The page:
Ashes Composite XI

My composite Ashes XI with reasoning and justification. Also some photographs.

INTRODUCTION

A common feature of final days of series is the selection of a composite XI based on performances in said series. This is my effort for the current Ashes series. I am going to name my team in batting order first and then explain/amplify/justify these selections.

THE TEAM

My team in batting order (England player names in dark blue, Aus in green):

  1. Alastair Cook
  2. David Warner
  3. Dawid Malan
  4. Steven Smith (Captain)
  5. Shaun Marsh
  6. Jonny Bairstow (Wicketkeeper)
  7. Mitchell Marsh
  8. Mitchell Starc
  9. Pat Cummins
  10. Nathan Lyon
  11. Jimmy Anderson

MY REASONING

The openers need no justification – the only major contribution from an opener not named Warner in the series was Cook’s monumental innings at the MCG. Number three is a thorny one. James Vince has demonstrated clearly that he does not belong there, and his huge score here at the SCG notwithstanding I remain skeptical about Usman Khawaja, hence my decision to promote England’s leading run scorer in the series to a position he occupies for his county. Number four, and with it the captaincy was the easiest selection of the whole lot. Shaun Marsh has not put a foot wrong since being called up to replace the inadequate Handscomb at number 5, and I regarded him as a must pick. Jonny Bairstow and Tim Paine have both had good series with the gloves, but I have opted for Bairstow as definitely the superior batsman. Mitchell Marsh has had a magnificent series, and was an absolute shoe-in at number 7, especially as Moeen Ali has had a terrible series – he has batted poorly in every match and his bowling average reads like a Bradman batting average. Of the specialist bowlers I have picked those at number 8,9 and 10 in the batting order are absolute stand outs. Number 11 was tricky, since Anderson with virtually no support has had a good series, and the better supported Hazlewood as also had a fine series. Accepting that even were it possible vivisection is not permissible (though ‘Anderwood’ is only one letter removed from a former test great!) I have opted for Anderson as I rate his the greater achievement.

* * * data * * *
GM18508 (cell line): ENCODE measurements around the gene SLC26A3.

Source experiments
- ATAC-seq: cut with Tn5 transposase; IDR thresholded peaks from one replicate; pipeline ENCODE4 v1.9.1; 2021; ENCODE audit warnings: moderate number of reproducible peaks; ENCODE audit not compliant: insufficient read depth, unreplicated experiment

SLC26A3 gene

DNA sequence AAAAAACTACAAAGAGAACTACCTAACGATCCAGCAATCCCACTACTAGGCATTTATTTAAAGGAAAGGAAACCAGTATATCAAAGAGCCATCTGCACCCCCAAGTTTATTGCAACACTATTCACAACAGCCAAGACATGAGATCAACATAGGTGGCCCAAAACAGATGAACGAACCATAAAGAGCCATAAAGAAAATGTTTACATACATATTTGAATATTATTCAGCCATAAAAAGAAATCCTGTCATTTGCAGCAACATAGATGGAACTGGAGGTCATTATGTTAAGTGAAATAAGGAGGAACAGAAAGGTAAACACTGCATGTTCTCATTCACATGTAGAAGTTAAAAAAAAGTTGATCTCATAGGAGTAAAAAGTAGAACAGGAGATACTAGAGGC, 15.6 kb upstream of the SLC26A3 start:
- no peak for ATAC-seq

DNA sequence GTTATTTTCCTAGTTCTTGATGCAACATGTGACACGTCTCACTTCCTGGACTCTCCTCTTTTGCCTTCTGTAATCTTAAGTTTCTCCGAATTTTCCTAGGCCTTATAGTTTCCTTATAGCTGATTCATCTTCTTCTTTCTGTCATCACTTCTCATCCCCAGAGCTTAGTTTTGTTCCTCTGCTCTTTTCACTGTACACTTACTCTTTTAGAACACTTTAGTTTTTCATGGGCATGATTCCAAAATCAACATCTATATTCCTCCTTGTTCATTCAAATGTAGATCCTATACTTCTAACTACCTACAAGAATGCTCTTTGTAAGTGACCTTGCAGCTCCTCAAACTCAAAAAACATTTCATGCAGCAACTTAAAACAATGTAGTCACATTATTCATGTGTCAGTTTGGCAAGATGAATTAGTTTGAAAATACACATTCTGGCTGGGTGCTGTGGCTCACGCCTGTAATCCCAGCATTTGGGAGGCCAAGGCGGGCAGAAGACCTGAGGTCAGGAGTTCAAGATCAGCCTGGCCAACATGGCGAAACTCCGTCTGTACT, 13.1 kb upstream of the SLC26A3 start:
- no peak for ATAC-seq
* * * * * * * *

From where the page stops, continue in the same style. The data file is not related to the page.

FINAL THOUGHTS